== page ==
“The industry remains capacity constrained and the travel category remains strong, so there’s still a mismatch between supply and demand that’s likely to persist for some time, especially for international flying. We’re on track to take delivery of another eight new aircraft before the end of this calendar year and we’re working hard to bring the last of our stored aircraft through heavy maintenance so we can get them back in the air.”

Alan Joyce, Qantas Group CEO

Domestic capacity for the Qantas Group is predicted to reach 104% of pre-covid levels, by the end of 2023. International capacity is expected to reach over 80%. But it’s not all smooth sailing. The Hong Kong/Melbourne return has been delayed for 3 months. The blame is being sheeted home to a lack of ground handling capacity at Chek Lap Kok International Airport. But overall, Qantas expects to hit 100% of pre-covid international capacity by March 2024.

Trends in forward booking show some strong demand. So strong that Qantas has revenue from domestic flights at 118% and 123% for international based on pre-COVID levels. That demonstrates that those vastly inflated international airfares are making their impact on Qantas’ bottom line!

Qantas old style digital departures flip board

Costs down, service up?

Qantas is also trumpeting its cost savings too. Some are because they won’t be allocating so many ‘operational buffer’ resources which Joyce says cost them AU$200 million. They will save that, and the assets used can be put back into generating income.

“We called out an extra $200 million of overheads in FY23 because of the operational buffer we put in place, which can now start to roll off. Five of the aircraft that were in reserve last Christmas will be back flying by the end of this half.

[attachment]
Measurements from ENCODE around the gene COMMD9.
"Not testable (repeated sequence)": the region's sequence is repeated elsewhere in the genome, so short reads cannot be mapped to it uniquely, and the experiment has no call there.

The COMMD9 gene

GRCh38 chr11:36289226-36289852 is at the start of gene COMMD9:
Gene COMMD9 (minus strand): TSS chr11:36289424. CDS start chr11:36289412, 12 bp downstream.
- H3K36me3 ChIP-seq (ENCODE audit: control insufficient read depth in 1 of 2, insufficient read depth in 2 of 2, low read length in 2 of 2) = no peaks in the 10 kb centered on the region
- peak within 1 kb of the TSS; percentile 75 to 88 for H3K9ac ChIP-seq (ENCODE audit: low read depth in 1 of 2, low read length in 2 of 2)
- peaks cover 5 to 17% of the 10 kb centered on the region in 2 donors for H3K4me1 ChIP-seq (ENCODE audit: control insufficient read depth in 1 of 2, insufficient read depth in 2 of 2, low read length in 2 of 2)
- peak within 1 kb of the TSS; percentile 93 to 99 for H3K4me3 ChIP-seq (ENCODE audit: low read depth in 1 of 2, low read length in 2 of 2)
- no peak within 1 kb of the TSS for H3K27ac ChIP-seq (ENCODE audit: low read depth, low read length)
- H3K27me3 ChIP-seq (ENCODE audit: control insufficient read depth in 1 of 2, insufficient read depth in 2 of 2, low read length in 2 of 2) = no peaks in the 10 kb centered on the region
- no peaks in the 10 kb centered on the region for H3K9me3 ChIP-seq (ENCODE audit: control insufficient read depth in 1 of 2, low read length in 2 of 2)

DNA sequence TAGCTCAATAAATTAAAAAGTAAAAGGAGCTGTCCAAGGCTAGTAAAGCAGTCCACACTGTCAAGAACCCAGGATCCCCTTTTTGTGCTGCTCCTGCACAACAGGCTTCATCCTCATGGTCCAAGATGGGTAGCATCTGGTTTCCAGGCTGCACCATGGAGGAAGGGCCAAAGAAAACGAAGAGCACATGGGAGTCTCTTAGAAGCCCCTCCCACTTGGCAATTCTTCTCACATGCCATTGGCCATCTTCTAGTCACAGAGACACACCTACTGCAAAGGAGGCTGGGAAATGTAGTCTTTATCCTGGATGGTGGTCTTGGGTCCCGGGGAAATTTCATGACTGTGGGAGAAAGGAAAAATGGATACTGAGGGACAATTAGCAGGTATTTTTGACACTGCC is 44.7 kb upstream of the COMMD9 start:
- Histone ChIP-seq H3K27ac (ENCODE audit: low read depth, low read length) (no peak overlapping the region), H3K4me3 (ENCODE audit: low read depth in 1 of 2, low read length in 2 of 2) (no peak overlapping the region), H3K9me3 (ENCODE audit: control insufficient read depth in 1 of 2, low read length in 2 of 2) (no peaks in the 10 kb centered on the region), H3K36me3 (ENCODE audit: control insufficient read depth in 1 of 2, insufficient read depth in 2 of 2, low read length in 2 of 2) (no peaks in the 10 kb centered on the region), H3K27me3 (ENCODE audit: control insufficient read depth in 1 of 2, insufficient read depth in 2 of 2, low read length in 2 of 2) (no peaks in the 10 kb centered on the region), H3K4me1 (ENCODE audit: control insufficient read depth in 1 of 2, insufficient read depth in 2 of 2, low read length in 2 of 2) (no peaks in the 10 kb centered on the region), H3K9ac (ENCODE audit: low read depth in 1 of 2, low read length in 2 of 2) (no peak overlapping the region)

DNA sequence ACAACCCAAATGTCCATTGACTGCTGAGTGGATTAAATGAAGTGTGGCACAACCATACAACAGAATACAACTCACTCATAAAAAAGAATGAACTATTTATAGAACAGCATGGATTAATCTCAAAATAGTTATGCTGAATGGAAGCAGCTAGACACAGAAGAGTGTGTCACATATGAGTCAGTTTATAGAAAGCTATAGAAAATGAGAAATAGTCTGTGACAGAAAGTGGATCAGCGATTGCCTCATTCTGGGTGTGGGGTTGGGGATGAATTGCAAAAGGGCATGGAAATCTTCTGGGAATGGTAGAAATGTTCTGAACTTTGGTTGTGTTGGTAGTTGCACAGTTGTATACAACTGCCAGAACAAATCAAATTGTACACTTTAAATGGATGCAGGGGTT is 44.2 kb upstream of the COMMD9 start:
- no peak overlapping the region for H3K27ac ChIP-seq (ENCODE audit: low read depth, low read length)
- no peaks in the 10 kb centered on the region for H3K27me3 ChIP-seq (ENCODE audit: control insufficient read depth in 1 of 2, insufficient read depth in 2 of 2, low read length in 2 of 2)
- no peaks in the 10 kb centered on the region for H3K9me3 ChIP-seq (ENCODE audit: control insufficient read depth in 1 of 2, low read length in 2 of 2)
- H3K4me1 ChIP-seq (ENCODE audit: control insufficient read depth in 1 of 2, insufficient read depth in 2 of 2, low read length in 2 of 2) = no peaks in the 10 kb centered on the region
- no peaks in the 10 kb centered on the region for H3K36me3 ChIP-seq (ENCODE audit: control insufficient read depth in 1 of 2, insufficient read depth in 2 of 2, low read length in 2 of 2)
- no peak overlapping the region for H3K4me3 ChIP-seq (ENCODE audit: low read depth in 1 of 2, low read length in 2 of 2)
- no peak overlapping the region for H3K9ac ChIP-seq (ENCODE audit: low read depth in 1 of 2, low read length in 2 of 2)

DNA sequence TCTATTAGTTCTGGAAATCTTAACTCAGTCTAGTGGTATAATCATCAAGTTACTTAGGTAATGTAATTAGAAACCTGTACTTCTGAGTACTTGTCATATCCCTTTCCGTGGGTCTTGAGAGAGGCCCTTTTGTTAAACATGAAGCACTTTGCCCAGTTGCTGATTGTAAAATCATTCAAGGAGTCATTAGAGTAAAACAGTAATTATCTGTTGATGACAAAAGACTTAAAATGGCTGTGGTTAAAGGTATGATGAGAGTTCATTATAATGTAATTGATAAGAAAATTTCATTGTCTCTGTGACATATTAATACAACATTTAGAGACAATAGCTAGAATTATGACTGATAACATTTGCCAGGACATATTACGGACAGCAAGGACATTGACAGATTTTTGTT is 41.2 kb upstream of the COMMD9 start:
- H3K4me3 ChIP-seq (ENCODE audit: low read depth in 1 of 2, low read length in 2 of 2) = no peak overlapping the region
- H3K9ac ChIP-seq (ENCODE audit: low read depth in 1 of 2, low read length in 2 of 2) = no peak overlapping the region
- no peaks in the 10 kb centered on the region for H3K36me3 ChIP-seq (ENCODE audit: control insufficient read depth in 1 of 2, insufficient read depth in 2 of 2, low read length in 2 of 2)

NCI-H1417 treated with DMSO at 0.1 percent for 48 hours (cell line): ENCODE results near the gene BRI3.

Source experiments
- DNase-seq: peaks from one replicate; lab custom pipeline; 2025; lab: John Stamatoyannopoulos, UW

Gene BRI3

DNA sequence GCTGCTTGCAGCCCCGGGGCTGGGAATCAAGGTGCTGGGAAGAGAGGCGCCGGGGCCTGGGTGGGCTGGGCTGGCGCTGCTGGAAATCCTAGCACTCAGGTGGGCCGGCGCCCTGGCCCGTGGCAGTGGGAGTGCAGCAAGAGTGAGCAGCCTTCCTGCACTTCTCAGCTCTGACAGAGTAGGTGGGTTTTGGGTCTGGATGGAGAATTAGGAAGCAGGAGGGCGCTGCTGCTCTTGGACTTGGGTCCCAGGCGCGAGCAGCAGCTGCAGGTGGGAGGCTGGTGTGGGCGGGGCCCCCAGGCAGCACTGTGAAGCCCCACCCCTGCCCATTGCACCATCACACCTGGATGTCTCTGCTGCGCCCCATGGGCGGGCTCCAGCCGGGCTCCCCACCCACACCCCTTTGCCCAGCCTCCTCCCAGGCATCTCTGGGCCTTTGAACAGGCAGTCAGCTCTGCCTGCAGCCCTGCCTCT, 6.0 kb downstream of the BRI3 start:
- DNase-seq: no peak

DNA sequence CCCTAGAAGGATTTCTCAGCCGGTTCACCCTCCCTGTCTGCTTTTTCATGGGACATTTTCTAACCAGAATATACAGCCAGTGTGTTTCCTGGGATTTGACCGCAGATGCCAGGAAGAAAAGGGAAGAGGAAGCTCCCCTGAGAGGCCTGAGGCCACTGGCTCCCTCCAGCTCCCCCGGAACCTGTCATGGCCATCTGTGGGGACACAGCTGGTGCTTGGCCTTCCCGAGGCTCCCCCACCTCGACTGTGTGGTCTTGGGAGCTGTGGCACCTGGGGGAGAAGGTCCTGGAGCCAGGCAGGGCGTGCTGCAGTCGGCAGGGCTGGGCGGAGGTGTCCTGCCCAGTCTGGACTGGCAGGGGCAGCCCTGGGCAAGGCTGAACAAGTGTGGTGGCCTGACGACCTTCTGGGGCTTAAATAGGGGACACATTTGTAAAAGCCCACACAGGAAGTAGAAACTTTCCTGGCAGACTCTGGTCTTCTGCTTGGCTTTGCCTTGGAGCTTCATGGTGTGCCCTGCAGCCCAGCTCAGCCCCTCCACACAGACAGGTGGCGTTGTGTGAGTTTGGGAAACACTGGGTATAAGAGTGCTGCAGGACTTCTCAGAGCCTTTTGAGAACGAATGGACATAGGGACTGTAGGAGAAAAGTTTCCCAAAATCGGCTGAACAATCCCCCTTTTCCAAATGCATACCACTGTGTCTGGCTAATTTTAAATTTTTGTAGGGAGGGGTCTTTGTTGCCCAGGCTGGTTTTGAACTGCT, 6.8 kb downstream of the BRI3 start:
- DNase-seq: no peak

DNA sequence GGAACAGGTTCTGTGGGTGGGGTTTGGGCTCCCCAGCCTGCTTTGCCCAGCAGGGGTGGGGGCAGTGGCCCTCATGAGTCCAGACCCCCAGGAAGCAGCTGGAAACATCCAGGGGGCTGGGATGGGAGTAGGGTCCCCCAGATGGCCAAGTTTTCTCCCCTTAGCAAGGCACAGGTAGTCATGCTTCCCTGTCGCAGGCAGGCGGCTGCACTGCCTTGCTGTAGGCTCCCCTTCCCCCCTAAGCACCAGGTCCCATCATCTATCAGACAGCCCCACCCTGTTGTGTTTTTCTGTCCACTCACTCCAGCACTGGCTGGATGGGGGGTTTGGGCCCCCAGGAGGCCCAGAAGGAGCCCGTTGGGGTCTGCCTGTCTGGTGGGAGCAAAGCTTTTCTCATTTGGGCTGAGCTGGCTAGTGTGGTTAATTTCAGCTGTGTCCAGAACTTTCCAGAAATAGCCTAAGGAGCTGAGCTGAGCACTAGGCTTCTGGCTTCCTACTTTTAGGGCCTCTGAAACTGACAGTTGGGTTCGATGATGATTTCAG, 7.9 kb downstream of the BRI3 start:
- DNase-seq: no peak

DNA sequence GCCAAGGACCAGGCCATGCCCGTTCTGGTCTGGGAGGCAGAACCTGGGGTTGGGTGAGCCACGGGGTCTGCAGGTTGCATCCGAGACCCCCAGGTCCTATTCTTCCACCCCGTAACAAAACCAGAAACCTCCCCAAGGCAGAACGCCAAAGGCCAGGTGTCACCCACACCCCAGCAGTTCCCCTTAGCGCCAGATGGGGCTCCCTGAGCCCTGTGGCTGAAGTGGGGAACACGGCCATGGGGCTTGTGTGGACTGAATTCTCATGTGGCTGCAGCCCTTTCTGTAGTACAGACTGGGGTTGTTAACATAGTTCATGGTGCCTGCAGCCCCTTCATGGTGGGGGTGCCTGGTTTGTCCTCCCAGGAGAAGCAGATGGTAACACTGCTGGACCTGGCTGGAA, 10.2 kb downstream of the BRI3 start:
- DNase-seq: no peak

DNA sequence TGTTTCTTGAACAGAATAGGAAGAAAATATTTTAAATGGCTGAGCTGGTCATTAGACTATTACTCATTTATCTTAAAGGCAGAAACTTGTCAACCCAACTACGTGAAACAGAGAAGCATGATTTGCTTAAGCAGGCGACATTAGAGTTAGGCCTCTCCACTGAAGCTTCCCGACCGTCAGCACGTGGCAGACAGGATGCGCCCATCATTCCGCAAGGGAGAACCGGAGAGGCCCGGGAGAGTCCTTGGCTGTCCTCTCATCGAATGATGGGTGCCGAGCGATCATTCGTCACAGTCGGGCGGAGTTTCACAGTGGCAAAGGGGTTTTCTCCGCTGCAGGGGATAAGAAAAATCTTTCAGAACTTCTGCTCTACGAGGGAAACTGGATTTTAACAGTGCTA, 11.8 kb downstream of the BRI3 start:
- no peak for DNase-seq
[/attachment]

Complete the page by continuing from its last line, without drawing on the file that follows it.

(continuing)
Alan Joyce, Qantas Group CEO

The rest is about some savings in fuel costs and hedging, bond rates, and how well Qantas Loyalty is doing.

New board member from American Airlines

Qantas is appointing ex-American Airlines CEO and Chairman, Doug Parker, to replace the retiring Michael L’Estrange, in November. Parker is generally well-regarded and has an amazing survival history across a range of airline takeovers and mergers. He definitely can’t be faulted for his airline knowledge. But AA doesn’t have the best reputation for customer service, often rateing poorly in customer surveys of full-service USA Airlines.

A Pie on Qantas domestic Business Class

2PAXfly Takeout

So, everything is fairly rosy as far as Mr Joyce is concerned. However, the share market didn’t think so, with Qantas shares dropping over 1.7% today on the ASX. It’s increasing its share buyback, and it’s estimating a record profit, indicating the three-year recovery plan is working. According to one of my favourite airline industry reporters, Lucus Baird in the AFR, the reason is:

‘Investors are starting to doubt whether Qantas can maintain its extraordinary run of profit growth beyond this financial year as capacity, airfares and demand close in on pre-pandemic levels, colliding with a costly fleet renewal program.

Lucas Baird, AFR

Looks like the market may not have as much confidence in Qantas, as its Board does.